I was pleased to learn of Brad Fraser’s new memoir All the Rage, which was reviewed by Nils Clausson in the September- October issue. However, the reviewer made two odd claims in the review: that Brad Fraser is “Canada’s best-known playwright”; and that he is “Canada’s only gay playwright to have achieved international success and recognition.” As important as Fraser’s work is, neither of these statements is true.
Michel Tremblay, a gay playwright whose work is internationally renowned, is certainly better known than Fraser. He writes his plays first in French, Canada’s other official language, so he is well-known wherever French is spoken. And there are other contenders for “best-known” status, playwrights both straight and gay, including George F. Walker, Michael Healey, the openly gay Morris Panych, and John Herbert (the author of Fortune and Men’s Eyes).
Thad McIlroy, Vancouver, Canada
On the Lost Art of Letter Writing
To the Editor:
I cannot remember the last time I wrote a letter to an editor, but for more reasons than can be listed here, I cannot refrain from commenting on the letter in your May-June 2021 issue from Tim Cameron of Danby, Vermont. In it he cogently lays out his concern with Michael Musto’s essay about Facebook, with which I found myself in general agreement, until I came to the last paragraph.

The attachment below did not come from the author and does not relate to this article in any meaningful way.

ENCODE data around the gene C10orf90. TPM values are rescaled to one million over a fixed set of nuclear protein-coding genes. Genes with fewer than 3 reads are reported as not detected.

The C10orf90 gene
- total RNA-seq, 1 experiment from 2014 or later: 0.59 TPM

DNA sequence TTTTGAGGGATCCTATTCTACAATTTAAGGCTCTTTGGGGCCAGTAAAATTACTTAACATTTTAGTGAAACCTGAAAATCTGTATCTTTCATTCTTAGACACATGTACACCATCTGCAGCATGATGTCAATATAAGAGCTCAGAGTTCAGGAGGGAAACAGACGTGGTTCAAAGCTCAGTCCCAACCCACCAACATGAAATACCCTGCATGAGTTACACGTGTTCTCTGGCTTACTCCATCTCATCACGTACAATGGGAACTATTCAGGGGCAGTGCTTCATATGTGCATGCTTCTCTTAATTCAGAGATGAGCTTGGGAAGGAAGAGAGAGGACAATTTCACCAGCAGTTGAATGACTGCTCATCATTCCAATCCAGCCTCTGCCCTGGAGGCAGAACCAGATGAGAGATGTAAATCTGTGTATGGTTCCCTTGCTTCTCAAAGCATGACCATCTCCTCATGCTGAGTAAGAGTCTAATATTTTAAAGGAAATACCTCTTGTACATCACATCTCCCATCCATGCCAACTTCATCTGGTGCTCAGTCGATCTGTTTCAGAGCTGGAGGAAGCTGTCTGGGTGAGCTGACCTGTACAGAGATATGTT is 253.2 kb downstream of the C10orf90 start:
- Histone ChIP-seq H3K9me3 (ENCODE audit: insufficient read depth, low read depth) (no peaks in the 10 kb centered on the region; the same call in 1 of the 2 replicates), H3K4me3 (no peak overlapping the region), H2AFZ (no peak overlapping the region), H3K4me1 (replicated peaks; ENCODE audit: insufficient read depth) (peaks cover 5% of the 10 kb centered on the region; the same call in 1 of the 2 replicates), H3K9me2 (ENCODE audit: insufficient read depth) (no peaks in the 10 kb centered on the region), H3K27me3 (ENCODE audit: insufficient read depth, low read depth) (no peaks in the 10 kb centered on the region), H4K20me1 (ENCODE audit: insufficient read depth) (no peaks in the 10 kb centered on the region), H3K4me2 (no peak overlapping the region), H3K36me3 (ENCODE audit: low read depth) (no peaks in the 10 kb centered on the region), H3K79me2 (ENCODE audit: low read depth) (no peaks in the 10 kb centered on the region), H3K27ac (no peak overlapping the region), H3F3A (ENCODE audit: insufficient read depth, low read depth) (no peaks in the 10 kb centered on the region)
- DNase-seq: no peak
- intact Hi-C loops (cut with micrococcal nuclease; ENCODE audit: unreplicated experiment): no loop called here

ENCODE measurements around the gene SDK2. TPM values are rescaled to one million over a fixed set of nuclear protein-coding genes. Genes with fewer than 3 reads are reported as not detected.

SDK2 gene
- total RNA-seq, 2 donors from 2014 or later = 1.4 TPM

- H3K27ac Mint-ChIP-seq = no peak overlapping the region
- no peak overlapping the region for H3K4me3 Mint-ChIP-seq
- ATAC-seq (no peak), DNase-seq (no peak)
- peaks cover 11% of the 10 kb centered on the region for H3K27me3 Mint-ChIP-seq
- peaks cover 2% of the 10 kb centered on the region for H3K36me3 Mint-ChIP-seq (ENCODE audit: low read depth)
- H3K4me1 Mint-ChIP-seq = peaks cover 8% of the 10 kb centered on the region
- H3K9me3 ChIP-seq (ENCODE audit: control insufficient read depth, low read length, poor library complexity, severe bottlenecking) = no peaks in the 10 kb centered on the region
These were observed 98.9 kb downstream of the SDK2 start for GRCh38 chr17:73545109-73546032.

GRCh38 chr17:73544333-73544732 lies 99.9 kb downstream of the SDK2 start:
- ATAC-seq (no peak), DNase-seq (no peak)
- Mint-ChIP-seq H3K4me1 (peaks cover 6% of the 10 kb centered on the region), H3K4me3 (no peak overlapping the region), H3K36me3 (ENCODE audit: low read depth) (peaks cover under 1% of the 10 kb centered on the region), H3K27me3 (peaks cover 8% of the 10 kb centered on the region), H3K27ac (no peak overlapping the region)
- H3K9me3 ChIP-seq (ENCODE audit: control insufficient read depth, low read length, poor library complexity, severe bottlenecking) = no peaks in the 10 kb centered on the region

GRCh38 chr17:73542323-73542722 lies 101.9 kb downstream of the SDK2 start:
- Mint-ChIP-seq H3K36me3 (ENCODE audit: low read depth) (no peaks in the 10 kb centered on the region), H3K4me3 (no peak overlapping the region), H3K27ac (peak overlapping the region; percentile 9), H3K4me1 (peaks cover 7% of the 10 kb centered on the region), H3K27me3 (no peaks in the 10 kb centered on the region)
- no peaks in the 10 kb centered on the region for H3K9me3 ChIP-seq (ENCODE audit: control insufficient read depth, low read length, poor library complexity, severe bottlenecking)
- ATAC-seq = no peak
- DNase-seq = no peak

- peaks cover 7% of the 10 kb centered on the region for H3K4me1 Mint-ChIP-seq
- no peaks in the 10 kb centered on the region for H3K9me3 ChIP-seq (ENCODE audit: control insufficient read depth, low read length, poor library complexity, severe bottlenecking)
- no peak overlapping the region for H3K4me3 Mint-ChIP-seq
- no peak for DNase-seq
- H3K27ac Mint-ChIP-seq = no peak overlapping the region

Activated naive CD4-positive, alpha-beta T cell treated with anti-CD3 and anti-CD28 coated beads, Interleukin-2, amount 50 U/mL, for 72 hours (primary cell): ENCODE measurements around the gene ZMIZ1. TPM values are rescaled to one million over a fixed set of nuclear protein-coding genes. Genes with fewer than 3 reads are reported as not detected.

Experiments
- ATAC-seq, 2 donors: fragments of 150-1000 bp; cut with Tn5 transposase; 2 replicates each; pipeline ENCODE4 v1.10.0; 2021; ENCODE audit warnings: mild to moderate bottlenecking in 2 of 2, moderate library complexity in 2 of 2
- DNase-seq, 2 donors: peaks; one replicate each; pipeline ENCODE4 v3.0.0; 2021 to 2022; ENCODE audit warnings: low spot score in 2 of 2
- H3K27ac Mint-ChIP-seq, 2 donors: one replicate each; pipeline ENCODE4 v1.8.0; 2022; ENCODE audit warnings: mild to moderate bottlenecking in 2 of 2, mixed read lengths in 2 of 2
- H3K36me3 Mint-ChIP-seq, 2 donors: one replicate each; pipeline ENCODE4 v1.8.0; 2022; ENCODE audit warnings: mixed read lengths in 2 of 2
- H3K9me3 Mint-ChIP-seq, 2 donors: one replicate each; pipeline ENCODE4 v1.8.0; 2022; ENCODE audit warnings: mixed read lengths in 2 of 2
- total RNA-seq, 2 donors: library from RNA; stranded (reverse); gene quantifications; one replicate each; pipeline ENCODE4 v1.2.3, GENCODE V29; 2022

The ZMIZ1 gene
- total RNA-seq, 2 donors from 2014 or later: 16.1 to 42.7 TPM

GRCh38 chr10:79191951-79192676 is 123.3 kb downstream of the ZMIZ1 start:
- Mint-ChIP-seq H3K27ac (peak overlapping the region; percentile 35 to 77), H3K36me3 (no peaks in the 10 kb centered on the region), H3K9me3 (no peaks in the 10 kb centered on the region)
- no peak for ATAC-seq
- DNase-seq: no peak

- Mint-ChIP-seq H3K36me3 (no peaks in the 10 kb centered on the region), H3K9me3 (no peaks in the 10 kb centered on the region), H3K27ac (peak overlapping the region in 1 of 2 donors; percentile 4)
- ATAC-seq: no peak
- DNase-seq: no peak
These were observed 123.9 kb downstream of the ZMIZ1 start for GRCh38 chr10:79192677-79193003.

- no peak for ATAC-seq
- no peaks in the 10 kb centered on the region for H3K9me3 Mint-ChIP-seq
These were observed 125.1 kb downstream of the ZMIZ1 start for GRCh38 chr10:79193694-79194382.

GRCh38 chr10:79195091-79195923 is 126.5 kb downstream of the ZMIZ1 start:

While Musto had touted the pleasures of “blocking” unsympathetic people from your Facebook account, Cameron recommended closing your Facebook account altogether and shifting to other means of communication. He offered various options, if I may quote: “Rather than connecting with random acquaintances in this way, why not call a friend to keep in touch? Send an e-mail to just one person to say Hi—or make plans to see them in person when this pandemic winds down.”
These sound like lovely things to do, especially during the Covid-19 isolation. What saddens me is that his list of ways to communicate doesn’t include humankind’s simplest, oldest, and most personal mode of communicating, save whispering in someone’s ear: pen and paper. I urge readers of your “Correspondence” page (an appropriate place for a discussion of this issue) to try it. I guarantee that just a brief letter or even a personal greeting on a postcard from the stationary store will result in deep gratitude and happiness in the recipient. Or they might try making their own cards, enlisting the help of their children or grandchildren.
As a writer and former college professor, I believe that it would be one loss too many for our society, for our very culture, if we stopped engaging with one another through letters. Archivists that I worked with at the Library of Congress worried every day about the loss of any record of the process of both literature and science, because there are no drafts left behind when we work on our electronic devices. For example, all the notes, edits, and rewrites that existed between Ezra Pound and T.S. Eliot throughout Eliot’s writing of The Waste Land would be lost to us if they had worked on computers.
If we continue the tradition of writing cards and letters, I predict that one day our children, grandchildren and great grandchildren will thank us for it.
Krandall Kraus, Concord, CA